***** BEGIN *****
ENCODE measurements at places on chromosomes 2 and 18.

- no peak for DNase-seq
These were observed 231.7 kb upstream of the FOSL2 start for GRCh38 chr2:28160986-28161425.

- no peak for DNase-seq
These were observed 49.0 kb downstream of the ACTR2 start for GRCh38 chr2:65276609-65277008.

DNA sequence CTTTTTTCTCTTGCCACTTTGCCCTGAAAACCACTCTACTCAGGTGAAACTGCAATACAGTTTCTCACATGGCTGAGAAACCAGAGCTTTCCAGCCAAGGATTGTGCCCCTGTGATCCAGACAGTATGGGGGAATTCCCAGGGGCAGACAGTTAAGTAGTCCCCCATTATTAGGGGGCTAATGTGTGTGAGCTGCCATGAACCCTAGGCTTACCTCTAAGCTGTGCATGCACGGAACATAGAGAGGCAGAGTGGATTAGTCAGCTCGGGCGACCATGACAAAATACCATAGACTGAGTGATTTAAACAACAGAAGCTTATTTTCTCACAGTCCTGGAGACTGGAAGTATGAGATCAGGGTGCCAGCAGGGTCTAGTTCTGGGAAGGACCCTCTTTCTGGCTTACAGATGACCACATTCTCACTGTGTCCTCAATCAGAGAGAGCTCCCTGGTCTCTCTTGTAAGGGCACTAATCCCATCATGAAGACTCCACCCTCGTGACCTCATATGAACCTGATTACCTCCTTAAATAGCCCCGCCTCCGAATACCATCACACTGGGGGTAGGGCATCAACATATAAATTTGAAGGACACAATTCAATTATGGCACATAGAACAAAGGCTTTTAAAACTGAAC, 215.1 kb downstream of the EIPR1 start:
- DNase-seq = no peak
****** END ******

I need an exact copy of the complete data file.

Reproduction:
ENCODE measurements at places on chromosomes 2 and 18.

- no peak for DNase-seq
These were observed 231.7 kb upstream of the FOSL2 start for GRCh38 chr2:28160986-28161425.

- no peak for DNase-seq
These were observed 49.0 kb downstream of the ACTR2 start for GRCh38 chr2:65276609-65277008.

DNA sequence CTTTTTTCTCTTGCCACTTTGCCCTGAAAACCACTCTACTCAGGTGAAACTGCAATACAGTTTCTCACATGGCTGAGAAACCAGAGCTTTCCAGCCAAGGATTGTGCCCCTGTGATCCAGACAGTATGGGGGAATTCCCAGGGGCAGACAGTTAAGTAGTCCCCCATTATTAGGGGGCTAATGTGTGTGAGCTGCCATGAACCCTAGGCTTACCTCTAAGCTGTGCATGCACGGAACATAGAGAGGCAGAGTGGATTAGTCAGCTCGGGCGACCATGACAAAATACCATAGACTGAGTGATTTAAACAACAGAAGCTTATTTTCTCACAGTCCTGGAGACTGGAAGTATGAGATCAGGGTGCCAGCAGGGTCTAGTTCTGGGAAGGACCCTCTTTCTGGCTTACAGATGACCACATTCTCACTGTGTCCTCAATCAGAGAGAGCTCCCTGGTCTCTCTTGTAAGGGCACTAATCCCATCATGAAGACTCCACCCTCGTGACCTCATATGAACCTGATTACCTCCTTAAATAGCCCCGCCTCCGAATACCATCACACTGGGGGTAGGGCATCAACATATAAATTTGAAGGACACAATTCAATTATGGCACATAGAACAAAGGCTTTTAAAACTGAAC, 215.1 kb downstream of the EIPR1 start:
- DNase-seq = no peak